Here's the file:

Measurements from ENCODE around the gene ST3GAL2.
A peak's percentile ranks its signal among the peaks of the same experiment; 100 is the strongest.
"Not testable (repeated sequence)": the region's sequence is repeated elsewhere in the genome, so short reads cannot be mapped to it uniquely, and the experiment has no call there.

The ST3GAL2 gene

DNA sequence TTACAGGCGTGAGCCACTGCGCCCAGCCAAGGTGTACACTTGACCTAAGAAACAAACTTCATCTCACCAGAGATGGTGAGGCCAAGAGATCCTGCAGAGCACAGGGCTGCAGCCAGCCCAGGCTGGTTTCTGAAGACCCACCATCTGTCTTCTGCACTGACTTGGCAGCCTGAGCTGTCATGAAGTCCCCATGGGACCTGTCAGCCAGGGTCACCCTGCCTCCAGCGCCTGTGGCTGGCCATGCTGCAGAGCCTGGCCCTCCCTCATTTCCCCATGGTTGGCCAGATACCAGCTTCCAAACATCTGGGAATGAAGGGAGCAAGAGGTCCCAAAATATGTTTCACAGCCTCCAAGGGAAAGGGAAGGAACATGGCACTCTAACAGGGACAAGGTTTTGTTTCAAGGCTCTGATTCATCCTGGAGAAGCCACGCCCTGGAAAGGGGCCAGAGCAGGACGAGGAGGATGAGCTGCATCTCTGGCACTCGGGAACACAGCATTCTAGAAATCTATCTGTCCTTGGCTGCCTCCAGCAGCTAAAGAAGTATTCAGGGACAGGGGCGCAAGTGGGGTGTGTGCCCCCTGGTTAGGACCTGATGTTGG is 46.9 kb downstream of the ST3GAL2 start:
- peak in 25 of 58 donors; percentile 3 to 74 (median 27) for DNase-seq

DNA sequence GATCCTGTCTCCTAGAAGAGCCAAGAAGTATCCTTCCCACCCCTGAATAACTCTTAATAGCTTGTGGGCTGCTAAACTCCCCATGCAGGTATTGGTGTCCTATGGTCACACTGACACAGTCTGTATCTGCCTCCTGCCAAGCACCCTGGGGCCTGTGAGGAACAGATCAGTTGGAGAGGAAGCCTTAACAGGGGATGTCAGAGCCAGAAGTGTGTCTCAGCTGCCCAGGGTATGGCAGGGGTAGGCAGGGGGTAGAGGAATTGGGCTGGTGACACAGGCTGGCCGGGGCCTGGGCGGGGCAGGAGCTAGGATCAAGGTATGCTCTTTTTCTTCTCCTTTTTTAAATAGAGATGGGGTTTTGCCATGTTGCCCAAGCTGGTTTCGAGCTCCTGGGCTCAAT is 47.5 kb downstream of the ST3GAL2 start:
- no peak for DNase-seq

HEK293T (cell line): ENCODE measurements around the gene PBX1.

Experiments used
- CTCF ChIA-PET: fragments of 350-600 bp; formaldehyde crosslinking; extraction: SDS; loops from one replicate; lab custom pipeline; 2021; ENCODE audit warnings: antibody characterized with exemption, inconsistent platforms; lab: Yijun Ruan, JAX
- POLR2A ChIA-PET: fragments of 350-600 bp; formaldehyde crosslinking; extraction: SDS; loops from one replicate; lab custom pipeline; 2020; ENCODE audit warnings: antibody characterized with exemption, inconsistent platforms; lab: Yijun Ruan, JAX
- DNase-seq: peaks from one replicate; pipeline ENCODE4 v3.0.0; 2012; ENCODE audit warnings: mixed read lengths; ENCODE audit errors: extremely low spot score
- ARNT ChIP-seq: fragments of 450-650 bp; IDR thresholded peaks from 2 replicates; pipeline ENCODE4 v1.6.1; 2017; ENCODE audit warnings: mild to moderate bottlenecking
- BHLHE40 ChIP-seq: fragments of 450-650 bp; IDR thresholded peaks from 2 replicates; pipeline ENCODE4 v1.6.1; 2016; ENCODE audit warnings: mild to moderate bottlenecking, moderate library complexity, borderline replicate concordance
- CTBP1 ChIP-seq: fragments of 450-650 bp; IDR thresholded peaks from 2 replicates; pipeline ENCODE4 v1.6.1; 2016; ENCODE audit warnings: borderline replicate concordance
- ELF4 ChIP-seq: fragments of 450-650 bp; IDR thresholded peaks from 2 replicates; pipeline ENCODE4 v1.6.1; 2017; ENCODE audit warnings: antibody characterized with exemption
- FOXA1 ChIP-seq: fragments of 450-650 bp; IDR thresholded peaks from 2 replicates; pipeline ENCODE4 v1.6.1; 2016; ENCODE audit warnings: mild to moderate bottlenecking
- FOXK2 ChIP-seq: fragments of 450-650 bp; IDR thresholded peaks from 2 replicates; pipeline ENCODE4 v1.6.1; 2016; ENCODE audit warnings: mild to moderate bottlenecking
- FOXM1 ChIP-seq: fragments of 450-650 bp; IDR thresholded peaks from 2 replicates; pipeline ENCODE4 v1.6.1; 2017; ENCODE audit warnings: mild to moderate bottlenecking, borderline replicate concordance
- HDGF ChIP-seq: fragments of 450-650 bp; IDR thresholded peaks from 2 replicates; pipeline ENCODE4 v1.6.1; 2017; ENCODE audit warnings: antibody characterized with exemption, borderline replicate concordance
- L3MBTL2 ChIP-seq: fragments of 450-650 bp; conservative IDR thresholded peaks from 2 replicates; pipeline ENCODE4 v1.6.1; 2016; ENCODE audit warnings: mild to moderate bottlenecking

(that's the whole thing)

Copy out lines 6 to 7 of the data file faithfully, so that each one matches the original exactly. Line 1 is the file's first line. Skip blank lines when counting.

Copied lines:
- peak in 25 of 58 donors; percentile 3 to 74 (median 27) for DNase-seq

DNA sequence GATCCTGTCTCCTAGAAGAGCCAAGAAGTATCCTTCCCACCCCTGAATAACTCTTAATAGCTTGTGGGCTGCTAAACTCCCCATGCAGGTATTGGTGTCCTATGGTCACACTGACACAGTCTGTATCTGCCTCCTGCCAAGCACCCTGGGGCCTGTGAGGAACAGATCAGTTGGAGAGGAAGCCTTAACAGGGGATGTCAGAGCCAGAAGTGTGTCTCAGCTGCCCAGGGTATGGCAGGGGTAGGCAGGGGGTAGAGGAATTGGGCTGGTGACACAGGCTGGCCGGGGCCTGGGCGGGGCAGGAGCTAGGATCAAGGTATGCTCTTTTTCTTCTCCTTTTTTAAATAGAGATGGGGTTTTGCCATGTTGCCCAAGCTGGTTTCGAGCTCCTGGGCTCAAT is 47.5 kb downstream of the ST3GAL2 start: